• Water for the grace which cleanses
• The appearances of bread and wine for the grace which nourishes and gives growth Oil for the grace which strengthens To this combination of outward sign and inner grace, welded together by Christ, the Church gives the Latin name of sacramentum—a holy thing. Sacraments: a definition The sacraments are chosen instruments of divine power. The exact definition of a sacrament is that it is “an outward sign instituted by Christ to give grace.” We readily can see that there are three distinct ideas contained in that short definition:
• Outward sign
• Instituted by Christ To give grace Let’s examine exactly what each of these three ideas means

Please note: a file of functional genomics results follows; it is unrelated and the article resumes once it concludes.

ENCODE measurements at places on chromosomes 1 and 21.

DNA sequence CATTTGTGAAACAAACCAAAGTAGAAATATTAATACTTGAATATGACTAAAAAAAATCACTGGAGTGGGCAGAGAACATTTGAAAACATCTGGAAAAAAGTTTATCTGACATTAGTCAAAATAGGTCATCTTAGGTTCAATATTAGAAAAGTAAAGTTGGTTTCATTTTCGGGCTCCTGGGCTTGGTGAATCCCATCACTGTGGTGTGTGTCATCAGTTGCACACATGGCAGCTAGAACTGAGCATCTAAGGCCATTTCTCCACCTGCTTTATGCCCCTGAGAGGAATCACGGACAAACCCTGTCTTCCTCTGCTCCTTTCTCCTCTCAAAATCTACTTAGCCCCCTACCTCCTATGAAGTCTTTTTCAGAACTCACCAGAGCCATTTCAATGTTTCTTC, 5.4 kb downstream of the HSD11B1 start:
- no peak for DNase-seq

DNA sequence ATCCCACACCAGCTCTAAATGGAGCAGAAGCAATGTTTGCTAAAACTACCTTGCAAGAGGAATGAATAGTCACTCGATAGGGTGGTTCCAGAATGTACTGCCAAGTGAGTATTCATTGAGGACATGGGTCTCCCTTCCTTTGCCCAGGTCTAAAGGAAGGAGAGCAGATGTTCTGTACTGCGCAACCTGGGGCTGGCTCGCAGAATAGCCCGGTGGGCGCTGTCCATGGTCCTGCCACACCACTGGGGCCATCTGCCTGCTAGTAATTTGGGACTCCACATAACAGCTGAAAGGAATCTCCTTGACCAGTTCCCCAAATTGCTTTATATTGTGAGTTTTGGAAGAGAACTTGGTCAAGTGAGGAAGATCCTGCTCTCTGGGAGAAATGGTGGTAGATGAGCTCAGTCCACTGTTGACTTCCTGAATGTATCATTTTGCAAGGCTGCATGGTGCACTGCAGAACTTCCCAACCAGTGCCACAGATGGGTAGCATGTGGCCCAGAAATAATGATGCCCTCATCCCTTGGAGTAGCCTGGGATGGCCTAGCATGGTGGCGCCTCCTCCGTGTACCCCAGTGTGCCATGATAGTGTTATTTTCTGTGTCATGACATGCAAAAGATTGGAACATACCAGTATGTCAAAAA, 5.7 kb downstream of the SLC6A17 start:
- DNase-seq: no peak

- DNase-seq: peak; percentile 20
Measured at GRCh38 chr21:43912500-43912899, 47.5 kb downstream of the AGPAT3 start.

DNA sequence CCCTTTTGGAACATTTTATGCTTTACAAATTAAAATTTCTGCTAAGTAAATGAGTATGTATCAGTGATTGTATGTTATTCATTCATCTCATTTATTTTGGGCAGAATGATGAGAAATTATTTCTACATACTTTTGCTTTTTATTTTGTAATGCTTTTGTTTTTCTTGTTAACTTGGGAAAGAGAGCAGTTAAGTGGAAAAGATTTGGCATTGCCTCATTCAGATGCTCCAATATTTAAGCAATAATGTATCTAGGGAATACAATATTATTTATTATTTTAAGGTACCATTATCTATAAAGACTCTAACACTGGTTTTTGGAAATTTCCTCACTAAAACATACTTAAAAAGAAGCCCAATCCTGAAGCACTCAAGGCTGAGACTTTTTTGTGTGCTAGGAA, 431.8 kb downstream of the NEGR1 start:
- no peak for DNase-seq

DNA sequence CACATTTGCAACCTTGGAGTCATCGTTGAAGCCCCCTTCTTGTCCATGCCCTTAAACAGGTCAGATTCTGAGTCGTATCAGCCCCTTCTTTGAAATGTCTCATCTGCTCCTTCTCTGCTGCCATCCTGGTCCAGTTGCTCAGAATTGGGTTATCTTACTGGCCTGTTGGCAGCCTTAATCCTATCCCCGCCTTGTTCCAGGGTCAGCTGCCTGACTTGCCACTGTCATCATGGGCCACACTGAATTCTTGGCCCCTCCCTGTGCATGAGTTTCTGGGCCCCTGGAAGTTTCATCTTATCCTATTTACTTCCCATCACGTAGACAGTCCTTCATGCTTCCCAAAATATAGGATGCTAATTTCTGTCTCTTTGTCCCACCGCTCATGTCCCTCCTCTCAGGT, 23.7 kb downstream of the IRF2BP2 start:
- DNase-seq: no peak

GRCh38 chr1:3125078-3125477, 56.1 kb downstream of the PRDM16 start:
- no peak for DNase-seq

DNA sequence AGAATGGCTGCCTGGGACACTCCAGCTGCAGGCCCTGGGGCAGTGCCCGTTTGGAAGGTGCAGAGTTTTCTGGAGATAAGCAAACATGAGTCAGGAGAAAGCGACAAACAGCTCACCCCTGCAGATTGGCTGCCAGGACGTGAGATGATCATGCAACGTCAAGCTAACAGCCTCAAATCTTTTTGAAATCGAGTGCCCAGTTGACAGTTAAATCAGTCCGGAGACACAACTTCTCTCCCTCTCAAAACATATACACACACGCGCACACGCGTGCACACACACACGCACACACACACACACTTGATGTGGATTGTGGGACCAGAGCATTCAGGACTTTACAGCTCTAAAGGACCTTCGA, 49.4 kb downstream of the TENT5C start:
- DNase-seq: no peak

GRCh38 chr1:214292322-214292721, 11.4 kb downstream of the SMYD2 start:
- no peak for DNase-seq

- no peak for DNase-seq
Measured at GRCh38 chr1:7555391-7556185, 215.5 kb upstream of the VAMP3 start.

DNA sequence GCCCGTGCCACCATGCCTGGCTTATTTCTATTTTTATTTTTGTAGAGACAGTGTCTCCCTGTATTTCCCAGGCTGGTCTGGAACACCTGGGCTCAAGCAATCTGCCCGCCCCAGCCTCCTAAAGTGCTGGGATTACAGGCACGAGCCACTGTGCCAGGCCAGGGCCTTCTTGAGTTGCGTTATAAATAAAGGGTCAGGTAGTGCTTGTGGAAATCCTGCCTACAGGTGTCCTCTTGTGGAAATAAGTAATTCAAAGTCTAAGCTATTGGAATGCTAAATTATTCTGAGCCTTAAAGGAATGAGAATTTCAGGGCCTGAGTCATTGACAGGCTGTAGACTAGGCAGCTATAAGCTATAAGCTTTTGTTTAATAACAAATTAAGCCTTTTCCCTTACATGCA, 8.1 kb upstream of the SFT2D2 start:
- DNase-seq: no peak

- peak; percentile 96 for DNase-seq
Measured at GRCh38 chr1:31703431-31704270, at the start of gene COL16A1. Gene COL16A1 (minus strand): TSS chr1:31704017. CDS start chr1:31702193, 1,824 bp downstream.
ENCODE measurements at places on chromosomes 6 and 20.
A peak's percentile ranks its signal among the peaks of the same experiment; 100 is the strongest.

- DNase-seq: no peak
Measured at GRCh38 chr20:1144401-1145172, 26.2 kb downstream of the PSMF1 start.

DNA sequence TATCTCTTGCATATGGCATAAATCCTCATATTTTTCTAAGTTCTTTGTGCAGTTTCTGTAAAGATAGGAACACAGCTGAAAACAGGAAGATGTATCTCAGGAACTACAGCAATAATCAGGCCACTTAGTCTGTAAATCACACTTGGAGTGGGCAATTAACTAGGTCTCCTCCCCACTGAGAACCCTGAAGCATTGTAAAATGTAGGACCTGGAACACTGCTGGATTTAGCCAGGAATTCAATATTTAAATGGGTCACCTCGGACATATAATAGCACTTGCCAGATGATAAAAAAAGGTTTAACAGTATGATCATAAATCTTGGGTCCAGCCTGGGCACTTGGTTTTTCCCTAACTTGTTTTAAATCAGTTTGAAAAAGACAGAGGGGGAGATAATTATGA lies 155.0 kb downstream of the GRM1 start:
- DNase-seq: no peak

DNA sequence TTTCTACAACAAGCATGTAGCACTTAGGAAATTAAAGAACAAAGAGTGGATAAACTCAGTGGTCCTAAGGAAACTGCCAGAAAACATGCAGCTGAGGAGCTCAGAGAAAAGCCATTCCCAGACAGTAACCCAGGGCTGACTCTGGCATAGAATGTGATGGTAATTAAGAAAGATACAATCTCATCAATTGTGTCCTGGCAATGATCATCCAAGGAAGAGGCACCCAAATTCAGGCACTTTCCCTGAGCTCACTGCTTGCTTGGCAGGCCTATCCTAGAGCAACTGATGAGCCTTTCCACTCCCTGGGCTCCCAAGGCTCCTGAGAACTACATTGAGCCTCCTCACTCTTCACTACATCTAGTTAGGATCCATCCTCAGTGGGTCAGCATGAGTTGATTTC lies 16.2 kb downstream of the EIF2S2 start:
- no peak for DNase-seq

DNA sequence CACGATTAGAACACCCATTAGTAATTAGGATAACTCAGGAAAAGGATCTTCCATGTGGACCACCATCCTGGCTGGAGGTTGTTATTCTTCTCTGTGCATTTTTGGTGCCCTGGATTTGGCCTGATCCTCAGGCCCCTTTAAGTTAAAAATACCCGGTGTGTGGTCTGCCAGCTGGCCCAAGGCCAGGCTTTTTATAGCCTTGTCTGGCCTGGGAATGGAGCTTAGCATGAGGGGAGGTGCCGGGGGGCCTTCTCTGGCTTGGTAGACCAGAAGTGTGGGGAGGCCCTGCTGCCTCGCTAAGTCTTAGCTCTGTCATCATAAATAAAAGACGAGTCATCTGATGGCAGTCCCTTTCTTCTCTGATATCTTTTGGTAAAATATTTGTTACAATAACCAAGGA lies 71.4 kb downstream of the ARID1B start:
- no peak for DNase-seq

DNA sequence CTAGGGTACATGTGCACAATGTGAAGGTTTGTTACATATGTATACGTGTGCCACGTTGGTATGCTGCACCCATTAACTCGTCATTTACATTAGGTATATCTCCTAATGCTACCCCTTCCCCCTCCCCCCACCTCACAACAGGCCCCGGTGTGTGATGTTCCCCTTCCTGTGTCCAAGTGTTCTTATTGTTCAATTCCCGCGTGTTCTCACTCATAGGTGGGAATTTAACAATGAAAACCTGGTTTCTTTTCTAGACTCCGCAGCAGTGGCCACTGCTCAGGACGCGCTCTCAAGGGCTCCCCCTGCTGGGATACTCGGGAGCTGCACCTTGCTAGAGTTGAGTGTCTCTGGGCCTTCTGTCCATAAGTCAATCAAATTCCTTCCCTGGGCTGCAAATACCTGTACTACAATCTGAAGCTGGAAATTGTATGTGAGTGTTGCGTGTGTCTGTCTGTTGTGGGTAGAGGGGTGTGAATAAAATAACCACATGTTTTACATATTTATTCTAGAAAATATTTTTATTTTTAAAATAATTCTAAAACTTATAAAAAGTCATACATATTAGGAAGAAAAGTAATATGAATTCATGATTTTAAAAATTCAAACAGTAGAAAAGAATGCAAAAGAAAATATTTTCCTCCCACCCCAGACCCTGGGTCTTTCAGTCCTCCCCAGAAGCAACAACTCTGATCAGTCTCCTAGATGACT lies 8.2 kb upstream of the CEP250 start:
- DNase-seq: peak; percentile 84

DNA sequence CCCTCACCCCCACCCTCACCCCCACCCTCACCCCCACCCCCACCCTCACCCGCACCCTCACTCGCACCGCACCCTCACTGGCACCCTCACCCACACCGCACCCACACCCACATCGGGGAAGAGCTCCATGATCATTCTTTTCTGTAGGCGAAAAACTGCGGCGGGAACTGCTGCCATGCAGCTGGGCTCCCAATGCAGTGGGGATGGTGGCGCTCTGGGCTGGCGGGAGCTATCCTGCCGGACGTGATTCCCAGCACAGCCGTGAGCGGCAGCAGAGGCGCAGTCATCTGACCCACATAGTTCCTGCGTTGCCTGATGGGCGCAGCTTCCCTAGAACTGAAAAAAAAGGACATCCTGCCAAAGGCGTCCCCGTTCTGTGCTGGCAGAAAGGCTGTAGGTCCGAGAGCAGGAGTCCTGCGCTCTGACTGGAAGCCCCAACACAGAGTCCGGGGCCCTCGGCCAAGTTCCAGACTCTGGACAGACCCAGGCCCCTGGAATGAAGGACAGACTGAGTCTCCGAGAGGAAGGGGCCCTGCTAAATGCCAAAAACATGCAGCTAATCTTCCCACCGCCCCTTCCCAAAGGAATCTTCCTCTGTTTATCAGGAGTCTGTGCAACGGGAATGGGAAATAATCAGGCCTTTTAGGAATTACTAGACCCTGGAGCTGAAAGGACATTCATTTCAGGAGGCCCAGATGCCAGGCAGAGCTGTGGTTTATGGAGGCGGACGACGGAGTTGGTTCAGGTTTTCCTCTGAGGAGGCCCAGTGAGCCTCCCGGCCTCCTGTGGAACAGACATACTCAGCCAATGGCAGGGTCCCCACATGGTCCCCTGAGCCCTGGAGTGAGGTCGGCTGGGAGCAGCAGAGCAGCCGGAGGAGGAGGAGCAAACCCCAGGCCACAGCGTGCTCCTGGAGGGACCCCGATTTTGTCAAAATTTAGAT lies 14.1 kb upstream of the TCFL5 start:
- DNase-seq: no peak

Outward signs… The outward signs are God’s way of treating us like the human beings we are. He conveys His unseen grace into our spiritual souls through material symbols which our physical bodies can perceive—things and words and gestures. The outward signs of the sacraments have two parts: the “thing” itself which is used (water, oil, etc.), and the words or gestures which give significance to what is being done. …Instituted by Christ… We know that no human power could attach an inward grace to an outward sign—not even the divinely guided but humanly applied power of the Church. Only God can do that. Which brings us to the second element in the definition of a sacrament: “instituted by Christ.” Between the time He began His public life and the time He ascended into heaven, Jesus fashioned the seven sacraments. When He ascended into heaven, that put an end to the making of sacraments. The Church cannot institute new sacraments. There never can be more or less than seven, the seven Jesus has given us: Baptism, Confirmation, Holy Eucharist, Reconciliation (Confession or Penance), Anointing of the Sick, Holy Orders, and Matrimony. Jesus did completely specify the matter and form of some of the sacraments—notably Baptism and the Holy Eucharist. But this does not mean that He necessarily fixed the matter and form of all the sacraments down to the last detail. Concerning some of the sacraments (Confirmation, for example) He probably left it to His Church, the keeper and the giver of His sacraments, to specify in detail the broad matter and form assigned by Christ. …To give grace Coming now to the third element in the definition of a sacrament, we have its essential purpose: “to give grace.” What kind of grace do the sacraments give? First and most important of all, they give sanctifying grace. Sanctifying grace is that marvelous supernatural life, that sharing-in-God’s-own-life that is the result of God’s Love, the Holy Spirit, indwelling in the soul.